Valerie H. Gregory

"I'm not actually sure what her real job is. She's Wonder Woman!" said one student of Gregory, whose leadership in admissions outreach has resulted in great strides in student diversity.

A member of the group that helped found the College Guides program, now a nationwide high school outreach program, Gregory is dedicated to making higher education a reality for underrepresented groups, reads her Sullivan citation. "Her contribution has been enormous, but mostly out of sight," it says.

"Valerie has been a tremendous promoter of students from underrepresented groups within the context of U.Va.'s highly selective admissions process," said Ryan Hargraves, senior associate dean of admission, nominating her in 2009 as an Equal Opportunity Program "champion."

"For the past decade, she has dedicated her days, nights and weekends to recruiting and matriculating racial minority and low-income students," he wrote. "Not only does Valerie champion these prospective students, she also nurtures them through her leadership, advising numerous student organizations."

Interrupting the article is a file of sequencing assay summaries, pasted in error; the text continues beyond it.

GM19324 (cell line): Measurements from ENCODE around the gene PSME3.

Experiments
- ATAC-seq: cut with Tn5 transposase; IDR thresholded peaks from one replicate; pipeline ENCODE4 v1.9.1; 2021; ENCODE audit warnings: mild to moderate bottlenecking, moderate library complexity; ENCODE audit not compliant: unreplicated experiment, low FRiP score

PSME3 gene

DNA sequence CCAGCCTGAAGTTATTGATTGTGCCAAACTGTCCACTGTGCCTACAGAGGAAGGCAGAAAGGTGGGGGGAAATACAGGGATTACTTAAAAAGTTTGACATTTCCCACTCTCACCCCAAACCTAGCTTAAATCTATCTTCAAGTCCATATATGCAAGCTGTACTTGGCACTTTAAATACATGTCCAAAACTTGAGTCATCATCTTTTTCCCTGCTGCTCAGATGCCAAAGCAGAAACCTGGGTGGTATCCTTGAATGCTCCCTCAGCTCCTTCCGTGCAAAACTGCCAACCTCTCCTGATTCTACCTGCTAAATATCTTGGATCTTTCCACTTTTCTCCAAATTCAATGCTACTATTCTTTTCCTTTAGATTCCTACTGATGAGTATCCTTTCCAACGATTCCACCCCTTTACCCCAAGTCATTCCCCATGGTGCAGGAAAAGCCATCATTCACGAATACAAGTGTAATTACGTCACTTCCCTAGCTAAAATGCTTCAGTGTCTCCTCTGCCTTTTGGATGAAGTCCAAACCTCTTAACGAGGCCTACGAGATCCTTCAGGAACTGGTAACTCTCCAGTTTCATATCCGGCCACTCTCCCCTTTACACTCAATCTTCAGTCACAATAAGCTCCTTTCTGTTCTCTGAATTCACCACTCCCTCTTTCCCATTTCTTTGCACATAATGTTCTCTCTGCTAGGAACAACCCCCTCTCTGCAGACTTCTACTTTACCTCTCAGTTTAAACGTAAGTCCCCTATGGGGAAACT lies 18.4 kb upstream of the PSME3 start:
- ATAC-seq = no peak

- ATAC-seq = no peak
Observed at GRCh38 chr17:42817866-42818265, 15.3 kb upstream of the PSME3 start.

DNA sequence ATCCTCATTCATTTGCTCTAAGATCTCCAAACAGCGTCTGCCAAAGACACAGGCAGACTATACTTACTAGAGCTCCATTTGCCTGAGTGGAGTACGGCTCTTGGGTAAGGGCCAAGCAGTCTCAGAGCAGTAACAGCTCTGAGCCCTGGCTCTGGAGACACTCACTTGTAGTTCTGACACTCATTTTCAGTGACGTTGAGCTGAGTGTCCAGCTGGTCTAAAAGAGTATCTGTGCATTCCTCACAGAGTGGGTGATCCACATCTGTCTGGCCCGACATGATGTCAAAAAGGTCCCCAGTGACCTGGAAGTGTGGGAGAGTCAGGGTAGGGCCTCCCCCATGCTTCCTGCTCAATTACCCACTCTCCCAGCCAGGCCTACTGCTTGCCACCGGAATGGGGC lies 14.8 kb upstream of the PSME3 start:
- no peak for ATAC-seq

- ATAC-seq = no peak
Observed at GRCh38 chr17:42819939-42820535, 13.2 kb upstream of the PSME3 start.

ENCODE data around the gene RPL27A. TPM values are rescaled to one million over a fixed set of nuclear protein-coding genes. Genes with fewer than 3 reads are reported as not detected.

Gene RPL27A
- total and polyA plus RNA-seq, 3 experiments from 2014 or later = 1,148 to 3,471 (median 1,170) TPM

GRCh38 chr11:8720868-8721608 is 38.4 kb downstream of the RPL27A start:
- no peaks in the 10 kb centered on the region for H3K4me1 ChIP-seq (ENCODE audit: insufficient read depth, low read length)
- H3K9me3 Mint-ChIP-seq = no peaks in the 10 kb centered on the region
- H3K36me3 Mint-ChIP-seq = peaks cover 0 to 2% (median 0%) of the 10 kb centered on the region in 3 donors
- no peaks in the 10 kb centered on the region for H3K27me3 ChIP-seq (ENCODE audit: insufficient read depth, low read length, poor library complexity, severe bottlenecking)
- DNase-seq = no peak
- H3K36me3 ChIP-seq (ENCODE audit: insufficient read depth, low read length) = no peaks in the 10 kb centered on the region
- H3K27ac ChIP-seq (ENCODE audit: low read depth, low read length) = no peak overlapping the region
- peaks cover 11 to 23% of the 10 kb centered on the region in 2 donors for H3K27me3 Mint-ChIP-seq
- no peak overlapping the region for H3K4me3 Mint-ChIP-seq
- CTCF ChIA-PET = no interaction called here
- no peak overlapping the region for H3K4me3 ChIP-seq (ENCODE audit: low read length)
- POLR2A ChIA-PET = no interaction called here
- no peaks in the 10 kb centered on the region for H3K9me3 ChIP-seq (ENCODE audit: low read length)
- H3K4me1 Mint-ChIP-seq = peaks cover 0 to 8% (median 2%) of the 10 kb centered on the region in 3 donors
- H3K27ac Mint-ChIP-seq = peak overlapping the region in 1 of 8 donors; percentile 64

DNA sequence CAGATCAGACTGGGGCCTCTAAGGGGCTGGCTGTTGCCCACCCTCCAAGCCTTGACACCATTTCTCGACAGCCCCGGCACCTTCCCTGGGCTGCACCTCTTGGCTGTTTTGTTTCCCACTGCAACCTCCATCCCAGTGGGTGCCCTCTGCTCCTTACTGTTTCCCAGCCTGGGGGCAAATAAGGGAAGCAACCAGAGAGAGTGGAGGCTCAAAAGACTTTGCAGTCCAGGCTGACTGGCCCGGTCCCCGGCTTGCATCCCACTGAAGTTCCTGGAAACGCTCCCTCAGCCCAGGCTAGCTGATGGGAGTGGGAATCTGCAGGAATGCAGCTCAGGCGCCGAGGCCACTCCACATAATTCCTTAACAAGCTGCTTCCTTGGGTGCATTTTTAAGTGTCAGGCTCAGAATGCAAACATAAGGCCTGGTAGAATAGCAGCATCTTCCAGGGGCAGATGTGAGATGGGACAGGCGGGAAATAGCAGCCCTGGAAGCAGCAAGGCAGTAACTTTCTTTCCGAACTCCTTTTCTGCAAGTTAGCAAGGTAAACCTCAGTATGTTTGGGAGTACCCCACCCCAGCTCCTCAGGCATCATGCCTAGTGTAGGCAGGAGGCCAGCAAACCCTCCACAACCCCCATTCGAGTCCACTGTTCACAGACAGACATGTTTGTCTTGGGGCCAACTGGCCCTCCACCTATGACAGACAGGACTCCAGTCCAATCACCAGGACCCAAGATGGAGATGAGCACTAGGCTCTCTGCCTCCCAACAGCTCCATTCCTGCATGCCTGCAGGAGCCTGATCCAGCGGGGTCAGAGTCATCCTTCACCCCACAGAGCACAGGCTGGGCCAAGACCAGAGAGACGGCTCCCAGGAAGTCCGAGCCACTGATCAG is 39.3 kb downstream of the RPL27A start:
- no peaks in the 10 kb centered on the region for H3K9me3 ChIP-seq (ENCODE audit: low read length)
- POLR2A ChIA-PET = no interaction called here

Dean of Admission Greg Roberts calls her "one of a kind."

"She has transformed our outreach efforts over the years and, along with her staff, is the primary reason many families and students feel at home at U.Va.," he said. "I would expect she receives more than one Mother's Day card each spring."

Her Sullivan citation notes, "Whether she is fixing students' transcript problems, or entertaining students in her home, she is the source of a warm and welcoming community that couldn't otherwise exist." Though those aren't part of her official job description, "they are part of Valerie Gregory."